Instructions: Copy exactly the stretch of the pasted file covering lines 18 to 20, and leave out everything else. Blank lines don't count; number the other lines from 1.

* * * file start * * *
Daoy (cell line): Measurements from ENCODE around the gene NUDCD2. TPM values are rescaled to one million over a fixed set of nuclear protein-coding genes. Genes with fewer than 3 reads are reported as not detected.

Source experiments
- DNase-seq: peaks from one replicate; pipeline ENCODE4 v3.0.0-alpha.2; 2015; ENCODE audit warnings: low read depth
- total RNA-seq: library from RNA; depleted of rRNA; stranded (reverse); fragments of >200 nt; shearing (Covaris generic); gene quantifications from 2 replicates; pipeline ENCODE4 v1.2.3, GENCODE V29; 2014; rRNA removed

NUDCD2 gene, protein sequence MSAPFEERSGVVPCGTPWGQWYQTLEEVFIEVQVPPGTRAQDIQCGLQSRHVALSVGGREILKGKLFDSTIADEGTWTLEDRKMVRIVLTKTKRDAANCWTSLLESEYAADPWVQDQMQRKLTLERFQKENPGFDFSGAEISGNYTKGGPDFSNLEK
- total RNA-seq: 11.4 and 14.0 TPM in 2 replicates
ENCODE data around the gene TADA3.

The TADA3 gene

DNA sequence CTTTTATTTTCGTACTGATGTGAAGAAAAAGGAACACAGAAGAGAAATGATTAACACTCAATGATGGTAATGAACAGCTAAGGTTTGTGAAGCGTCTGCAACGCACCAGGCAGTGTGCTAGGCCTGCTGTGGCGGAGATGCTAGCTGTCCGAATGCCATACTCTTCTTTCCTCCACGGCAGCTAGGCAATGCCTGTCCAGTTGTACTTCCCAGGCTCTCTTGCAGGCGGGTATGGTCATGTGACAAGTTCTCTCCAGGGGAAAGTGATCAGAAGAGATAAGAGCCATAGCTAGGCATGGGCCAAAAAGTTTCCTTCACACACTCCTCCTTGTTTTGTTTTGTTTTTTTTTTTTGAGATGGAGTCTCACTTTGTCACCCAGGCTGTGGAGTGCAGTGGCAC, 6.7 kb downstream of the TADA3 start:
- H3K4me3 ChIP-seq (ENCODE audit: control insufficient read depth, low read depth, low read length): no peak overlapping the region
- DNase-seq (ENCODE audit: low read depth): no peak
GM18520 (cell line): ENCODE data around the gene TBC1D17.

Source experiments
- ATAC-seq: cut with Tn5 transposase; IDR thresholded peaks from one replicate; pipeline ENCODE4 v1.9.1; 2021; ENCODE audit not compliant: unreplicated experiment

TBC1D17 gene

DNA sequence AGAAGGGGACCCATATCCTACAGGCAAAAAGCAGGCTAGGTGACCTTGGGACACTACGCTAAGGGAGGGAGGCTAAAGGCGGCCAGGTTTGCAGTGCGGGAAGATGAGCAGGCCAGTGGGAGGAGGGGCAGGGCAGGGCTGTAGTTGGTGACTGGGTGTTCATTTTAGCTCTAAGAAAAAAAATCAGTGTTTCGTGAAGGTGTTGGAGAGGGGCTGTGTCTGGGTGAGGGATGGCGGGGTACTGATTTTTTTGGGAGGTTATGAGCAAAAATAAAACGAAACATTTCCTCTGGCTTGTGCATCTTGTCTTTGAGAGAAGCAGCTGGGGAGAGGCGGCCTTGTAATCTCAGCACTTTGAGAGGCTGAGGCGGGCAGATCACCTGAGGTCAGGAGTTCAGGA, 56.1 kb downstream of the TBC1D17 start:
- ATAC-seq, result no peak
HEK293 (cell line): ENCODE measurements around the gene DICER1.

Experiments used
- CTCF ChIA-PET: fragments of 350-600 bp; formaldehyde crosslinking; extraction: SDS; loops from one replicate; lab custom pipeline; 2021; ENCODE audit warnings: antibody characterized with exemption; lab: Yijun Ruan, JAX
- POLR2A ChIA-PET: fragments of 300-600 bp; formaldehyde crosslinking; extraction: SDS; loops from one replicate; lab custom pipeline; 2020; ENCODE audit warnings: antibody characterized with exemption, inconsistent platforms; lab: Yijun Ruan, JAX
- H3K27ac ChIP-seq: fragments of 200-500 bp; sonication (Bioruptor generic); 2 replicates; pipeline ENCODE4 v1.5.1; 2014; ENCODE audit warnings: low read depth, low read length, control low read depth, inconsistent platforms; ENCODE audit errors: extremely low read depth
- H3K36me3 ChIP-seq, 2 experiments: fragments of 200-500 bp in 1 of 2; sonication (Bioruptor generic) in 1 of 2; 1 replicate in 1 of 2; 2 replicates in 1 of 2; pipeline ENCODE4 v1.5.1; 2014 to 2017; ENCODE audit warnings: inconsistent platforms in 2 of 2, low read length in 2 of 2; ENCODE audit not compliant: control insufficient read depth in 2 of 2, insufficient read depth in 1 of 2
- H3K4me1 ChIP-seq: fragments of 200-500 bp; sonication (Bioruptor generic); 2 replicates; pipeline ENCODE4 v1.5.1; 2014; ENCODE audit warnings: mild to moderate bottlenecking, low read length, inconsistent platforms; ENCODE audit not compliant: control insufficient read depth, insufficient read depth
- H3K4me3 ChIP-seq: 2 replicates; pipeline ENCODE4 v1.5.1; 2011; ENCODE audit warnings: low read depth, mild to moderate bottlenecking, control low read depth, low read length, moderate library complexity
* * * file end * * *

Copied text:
HEK293 (cell line): ENCODE measurements around the gene DICER1.

Experiments used
- CTCF ChIA-PET: fragments of 350-600 bp; formaldehyde crosslinking; extraction: SDS; loops from one replicate; lab custom pipeline; 2021; ENCODE audit warnings: antibody characterized with exemption; lab: Yijun Ruan, JAX